One of the most challenging aspects of dentistry we have felt first-hand from consulting with hundreds of practices on 3 continents over the last decade is that most solo practitioners work in painful isolation.  At best, you don’t receive enough thanks and appreciation for performing great dentistry.  At worst, you are the undeserving target of patients’ unresolved stress, fear and anger about life in tough times. 


Enter the instant online review sites and you have either a great opportunity to interact with your community or a disaster waiting to happen.  We have seen practices brought to their financial knees by the power of Google search and other online review sites like Yelp and Yahoo…  or the online equivalent of “Morley Safer from 60 minutes in the reception area”:  a detailed essay about your practice on

Yahoo, Twitter, Google,  and Facebook are not going away. The last 2 have more cash on hand than several European countries.  With the advent of Google’s new “local’ tab combined with Google+ and Facebook pushing a billion members, it is a whole new game. Even if you choose not to participate in social media, you should be monitoring your online reputation.

Rule #1:  If you are not proactively monitoring your online presence, your reputation is at the mercy of your worst patient’s opinion about you on their worst day (exponentially).

Here’s an example of a reputable Midwestern practice that had a negative review posted about a month ago and they didn’t know anything about it – even though it showed up on their own website. They hadn’t bothered to claim their Google Places page – which is easy to do and completely free, so they weren’t notified about this poison pill someone dropped in their well.  We’ll cover how to claim your Google page properly in a future post.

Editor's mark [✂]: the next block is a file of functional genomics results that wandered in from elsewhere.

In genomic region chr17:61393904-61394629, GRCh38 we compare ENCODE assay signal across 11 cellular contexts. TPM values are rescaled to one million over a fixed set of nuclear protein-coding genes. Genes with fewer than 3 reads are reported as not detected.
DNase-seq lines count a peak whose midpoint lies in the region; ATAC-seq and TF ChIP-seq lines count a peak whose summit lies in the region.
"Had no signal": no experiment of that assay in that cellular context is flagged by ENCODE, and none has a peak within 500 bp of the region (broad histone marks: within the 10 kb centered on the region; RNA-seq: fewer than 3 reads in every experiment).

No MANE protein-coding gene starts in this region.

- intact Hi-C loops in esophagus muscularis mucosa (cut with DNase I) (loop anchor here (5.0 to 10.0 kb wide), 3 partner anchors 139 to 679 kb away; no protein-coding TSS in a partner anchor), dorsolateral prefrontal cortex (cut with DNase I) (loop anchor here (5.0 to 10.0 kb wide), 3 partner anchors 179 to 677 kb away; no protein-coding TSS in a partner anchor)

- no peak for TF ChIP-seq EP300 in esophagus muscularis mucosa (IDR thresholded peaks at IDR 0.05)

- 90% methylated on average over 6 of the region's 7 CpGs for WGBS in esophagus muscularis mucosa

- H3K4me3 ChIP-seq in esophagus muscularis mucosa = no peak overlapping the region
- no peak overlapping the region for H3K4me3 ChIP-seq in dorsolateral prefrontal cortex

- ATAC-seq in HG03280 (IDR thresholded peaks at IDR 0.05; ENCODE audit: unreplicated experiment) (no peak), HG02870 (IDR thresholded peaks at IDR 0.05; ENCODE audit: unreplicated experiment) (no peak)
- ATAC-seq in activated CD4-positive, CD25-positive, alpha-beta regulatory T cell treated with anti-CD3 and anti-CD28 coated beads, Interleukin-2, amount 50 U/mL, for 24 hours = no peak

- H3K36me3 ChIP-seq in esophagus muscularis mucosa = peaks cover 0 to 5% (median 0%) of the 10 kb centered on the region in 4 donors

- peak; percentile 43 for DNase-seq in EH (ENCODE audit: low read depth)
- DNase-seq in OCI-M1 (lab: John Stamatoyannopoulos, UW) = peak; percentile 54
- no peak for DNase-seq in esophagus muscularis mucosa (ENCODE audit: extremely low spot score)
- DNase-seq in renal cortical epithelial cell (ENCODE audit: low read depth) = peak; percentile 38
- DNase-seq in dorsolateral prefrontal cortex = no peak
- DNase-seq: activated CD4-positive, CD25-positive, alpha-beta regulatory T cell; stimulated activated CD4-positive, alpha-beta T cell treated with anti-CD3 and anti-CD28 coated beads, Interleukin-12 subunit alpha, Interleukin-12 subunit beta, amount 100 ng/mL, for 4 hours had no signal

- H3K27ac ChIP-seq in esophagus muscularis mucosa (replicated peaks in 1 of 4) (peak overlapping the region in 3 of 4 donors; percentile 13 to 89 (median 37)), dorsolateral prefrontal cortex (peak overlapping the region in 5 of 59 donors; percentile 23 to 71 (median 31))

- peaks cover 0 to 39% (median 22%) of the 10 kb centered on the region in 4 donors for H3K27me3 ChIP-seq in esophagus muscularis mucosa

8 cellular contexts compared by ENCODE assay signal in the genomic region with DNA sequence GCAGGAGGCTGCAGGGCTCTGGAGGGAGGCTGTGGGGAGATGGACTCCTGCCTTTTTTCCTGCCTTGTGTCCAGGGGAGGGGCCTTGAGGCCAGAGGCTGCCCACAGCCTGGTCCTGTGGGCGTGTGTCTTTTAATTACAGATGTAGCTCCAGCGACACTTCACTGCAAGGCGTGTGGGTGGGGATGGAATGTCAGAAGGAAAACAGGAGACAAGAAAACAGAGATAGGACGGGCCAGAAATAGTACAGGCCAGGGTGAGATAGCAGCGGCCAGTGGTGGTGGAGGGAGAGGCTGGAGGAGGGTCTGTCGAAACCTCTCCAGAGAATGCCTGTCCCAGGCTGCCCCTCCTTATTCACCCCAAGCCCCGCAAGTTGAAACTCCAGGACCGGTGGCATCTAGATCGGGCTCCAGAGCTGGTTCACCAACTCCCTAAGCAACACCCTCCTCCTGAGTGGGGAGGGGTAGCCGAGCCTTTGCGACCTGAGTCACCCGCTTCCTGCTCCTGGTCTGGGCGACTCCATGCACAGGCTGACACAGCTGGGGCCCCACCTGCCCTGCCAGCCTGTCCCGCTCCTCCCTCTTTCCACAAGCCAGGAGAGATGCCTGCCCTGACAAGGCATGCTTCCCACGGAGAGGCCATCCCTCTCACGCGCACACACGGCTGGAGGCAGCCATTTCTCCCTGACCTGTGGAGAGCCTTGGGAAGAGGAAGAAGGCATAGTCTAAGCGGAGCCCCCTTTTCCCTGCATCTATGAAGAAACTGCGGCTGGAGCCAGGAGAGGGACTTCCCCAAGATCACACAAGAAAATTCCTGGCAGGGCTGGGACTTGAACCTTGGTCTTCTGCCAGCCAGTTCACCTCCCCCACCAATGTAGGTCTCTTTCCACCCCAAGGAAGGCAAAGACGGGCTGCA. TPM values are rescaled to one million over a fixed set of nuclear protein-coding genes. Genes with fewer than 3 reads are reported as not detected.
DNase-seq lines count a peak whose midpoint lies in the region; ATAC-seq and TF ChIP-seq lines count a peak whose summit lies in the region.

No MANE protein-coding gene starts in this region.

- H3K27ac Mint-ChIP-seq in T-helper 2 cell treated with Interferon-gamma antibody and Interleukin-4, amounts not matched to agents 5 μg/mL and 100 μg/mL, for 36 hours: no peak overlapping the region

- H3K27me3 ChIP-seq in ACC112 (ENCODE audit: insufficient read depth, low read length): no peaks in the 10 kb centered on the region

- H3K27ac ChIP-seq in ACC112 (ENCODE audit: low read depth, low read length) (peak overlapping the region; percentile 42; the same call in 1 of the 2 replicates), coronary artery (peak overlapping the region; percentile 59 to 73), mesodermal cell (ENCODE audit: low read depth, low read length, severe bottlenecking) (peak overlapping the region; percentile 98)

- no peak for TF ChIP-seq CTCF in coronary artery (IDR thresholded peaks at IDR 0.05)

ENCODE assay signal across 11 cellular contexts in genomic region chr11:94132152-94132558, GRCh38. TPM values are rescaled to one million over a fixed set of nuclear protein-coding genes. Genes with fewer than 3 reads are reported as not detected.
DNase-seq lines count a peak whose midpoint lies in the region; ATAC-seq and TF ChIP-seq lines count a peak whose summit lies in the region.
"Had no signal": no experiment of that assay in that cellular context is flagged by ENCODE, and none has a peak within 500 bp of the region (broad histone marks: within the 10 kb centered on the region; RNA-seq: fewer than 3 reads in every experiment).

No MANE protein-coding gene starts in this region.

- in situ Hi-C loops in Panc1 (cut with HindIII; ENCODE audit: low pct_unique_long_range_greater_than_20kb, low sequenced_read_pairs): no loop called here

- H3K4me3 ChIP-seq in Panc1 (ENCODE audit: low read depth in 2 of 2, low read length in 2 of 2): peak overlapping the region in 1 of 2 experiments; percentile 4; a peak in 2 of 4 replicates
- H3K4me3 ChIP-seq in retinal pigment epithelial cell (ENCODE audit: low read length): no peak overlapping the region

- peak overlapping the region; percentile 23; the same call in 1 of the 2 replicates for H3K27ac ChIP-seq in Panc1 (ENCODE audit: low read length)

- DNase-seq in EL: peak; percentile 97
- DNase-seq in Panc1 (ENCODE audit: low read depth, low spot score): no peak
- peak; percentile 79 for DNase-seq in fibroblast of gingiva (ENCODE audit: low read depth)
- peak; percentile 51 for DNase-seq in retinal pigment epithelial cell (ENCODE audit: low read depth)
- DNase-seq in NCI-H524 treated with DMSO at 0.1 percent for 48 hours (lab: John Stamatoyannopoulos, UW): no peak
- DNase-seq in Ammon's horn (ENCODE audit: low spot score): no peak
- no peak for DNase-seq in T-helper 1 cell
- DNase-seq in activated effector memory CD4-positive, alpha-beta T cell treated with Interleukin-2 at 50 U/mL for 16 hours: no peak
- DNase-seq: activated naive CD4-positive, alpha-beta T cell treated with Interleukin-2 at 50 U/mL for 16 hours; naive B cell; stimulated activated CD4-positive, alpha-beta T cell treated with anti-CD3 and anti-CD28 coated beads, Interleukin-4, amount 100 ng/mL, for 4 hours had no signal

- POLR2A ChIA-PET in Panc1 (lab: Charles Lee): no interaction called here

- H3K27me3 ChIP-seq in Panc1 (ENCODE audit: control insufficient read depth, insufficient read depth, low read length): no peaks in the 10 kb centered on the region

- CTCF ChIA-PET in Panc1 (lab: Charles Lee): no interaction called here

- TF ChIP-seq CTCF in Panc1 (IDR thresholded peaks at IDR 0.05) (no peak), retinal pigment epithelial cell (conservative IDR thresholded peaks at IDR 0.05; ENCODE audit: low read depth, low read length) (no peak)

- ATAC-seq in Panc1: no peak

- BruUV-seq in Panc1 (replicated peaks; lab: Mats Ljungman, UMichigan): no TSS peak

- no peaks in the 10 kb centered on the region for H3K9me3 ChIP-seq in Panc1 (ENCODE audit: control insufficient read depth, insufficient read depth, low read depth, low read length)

Manage you Google Places page

When you moused over the Google map they had their webmaster insert on their own website’s contact page, here’s what showed up:

Google review

So, after all their hard work attracting a potential client, if the visitor clicked on the Hours & Directions page, and clicked on the review excerpt on the map shown above, here’s what they would read:

Full Google review

The sad part of this is that it was so easily accessible from their own contact page on the website – and so easily fixed.

Rule #2:  If you learn some very basic skills and execute them around the branding philosophy and vision statement for your practice, your experience can be that of treating your best patient on YOUR best day… all day.

Here’s an example of a Google search for ‘periodontist in Chicago’: (this example is presented with all the details with the full consent of Dr. Patel of Downtown Dental in Chicago).  You’ll see why he didn’t mind:

Downtown Dental in Chicago

When you click on THIS link, it takes you to reams of 5 Star reviews of not only the practice, but the individual team members, mentioned by name for how awesome they are. If you would like to read Downtown Dental’s Yelp reviews, you can find them HERE. The beauty of having lots of customer feedback online is that it will guide you in making improvements in your staffing and practice without having to pass personal judgement. It’s honest feedback from friends of the practice about their perception of your practice, and in the online world, perception is reality.

The ‘takeaway’ here is this:  If you want to work smarter not harder, you will create a system to monitor your online reputation. The best defense is a proactive program to monitor search results, encourage friends of the practice to interact with you online, and be proactive in your quest to differentiate yourself from the competition through excellence in dentistry and relationship building.

We have more to come about best practices for online reputation management in future posts. For now, just Google your practice name and city at and pay close attention to what appears on page one. The human experience is speaking to you.

P.S.  You can also Google ‘NuCalm’ if you like.  🙂